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Mother’s Day comes with lots of talk and thought about mothers and motherhood — its joys and its sacrifices. It also comes, increasingly and importantly, with discussions and interventions about the people who do not have mothers, the people who were unable to become mothers, or who have difficult relationships with their mothers. What if we also extended that conversation to reimagining the family itself and looking at lives lived outside of its conventions? These books do so with child-free protagonists, women celebrating divorce, and calls to abolish the family altogether.
In her new book, A Life of One’s Own: Nine Women Writers Begin Again, Joanna Biggs champions women writers who, in some way, flouted the ideals of their time and prized their intellectual freedom. She tells the story of Mary Wollstonecraft who, jilted by the father of her first child, manages to create great works and find love again; of George Eliot, who quoted Wollstonecraft in letters, and started her life over again at 38, and refused to marry her longtime lover; of Toni Morrison, a single mother who wrote that it should be a whole community that raises a child. She also tells her own story of leaving a marriage that didn’t quite work and finding fulfillment and even love in her intellectual life and her strong friendships.
Biggs puts herself and these women–and often their fictional characters–in conversation, showing a long lineage of women who lived unconventional lives and found meaning beyond what might have been expected of them.
In a conversation Renee and I recently had for the podcast on being child-free, Renee suggested Serena Singh Flips the Script by Sonya Lalli. Serena, who is happy with her life in advertising, is not interested in having children and would rather find a new female friend than a partner and subverting the conventions of both her immigrant family and the romance narrative.
I am also thinking of Alice Stern in Emma Straub’s This Time Tomorrow, whose time travel allows her briefly to go back in time and pursue a life with a husband and child. It turns out that these were not things her life had been wanting. She is searching for another kind of meaning.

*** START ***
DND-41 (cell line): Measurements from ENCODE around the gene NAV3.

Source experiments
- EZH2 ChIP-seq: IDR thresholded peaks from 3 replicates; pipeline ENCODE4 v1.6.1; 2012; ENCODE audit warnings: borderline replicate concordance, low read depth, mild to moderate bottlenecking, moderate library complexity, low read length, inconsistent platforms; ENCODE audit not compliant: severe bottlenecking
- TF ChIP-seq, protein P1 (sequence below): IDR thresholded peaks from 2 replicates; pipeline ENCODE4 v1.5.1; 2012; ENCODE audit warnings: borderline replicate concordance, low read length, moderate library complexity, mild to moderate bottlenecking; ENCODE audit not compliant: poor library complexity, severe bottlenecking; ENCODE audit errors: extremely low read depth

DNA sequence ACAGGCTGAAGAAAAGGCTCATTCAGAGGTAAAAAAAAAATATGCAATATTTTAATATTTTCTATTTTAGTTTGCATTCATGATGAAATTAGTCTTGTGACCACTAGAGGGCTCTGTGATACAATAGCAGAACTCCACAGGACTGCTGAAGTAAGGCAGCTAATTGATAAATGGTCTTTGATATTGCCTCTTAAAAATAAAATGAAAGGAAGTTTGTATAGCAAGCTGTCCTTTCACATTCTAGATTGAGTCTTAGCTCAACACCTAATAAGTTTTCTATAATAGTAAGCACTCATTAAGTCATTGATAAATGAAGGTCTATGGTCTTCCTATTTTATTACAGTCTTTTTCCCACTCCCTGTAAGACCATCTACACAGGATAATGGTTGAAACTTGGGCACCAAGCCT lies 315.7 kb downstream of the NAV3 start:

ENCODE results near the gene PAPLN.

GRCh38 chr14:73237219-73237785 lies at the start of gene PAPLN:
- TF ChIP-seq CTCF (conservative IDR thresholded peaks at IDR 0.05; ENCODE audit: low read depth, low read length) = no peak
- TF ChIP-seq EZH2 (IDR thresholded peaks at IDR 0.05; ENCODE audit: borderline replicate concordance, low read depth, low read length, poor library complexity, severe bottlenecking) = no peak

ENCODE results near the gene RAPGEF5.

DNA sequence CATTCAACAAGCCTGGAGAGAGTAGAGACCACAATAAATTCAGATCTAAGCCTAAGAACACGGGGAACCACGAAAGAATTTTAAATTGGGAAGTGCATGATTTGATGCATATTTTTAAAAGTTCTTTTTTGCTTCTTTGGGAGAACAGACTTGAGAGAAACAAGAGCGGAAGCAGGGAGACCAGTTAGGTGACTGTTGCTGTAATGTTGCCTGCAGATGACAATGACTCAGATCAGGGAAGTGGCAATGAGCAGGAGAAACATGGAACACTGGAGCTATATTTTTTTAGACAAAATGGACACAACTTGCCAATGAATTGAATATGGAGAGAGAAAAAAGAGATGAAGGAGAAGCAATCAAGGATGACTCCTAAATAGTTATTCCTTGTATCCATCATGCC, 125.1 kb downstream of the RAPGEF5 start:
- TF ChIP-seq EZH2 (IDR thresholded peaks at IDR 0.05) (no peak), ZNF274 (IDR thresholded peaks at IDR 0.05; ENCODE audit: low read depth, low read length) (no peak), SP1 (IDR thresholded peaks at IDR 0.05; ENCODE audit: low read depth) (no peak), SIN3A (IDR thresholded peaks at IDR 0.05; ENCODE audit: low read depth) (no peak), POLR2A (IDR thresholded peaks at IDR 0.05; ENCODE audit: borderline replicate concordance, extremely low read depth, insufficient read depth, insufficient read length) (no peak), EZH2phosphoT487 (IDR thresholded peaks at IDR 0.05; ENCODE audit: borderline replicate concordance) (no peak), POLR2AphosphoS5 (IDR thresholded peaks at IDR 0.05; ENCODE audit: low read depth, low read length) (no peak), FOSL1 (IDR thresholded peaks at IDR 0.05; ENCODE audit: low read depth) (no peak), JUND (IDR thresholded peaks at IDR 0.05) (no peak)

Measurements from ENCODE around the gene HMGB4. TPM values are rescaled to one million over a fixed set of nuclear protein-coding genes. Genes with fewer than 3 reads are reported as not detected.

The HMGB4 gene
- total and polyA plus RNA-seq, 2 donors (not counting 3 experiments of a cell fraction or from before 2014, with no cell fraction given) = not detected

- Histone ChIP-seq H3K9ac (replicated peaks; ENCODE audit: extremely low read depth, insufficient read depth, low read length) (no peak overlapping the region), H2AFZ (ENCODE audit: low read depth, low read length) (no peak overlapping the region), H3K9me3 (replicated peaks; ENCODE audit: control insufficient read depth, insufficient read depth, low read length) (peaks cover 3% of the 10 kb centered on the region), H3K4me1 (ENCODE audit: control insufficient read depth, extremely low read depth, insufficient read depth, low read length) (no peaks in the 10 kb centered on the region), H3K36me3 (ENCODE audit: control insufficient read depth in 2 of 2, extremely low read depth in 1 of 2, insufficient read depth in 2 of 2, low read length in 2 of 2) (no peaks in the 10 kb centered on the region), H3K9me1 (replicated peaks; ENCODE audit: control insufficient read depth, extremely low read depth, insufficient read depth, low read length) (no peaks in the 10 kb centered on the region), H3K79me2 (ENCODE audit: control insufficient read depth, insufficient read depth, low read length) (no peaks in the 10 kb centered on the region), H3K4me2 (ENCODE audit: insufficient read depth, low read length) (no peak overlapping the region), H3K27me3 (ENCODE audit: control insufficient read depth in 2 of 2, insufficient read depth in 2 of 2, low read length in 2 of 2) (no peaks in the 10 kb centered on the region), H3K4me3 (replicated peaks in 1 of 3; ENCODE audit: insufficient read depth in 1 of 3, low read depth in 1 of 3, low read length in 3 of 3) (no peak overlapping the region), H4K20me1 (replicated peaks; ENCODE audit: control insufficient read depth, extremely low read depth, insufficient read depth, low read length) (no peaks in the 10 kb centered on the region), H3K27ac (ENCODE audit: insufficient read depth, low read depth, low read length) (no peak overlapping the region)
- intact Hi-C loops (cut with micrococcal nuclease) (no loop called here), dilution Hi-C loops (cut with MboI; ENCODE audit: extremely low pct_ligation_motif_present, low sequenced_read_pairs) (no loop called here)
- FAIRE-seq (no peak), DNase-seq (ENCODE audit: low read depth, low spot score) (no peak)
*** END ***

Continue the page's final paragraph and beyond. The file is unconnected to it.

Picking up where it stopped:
There are so many different ways and degrees by which to reimagine family. Queer people, radical feminists, socialist utopians, and rich aunts have long theorized, imagined, and lived lives outside of the nuclear family arrangement. And pre-colonial, pre-patriarchal, and non-capitalist, non-western societies had and have very different familial models.
Peggy O’Donnell Heffington includes some of these and other histories in her new book, Without Children: The Long History of Not Being a Mother. Heffington, as the title suggests, delves into the history of women who elected not to have children or were unable to have children and those who fall somewhere in between. She writes, “the explanations for individual and collective childlessness are complicated. It’s not just our finances, or the joy of living a selfish and hedonic existence, or the grief of infertility. For some of us, it’s all of these, and more: the lack of support in our current society that makes parenting a profoundly individual, isolated project; the financial pressures that make us prioritize careers and income over almost anything else; the fear of raising children on a planet already groaning under the weight of a mass of humanity doing its best to destroy it; the fear of creating another human to aid in that destruction. Some of us want to live lives that don’t allow space for children, lives that demand we spend our reserves of time, energy, and love in other ways.”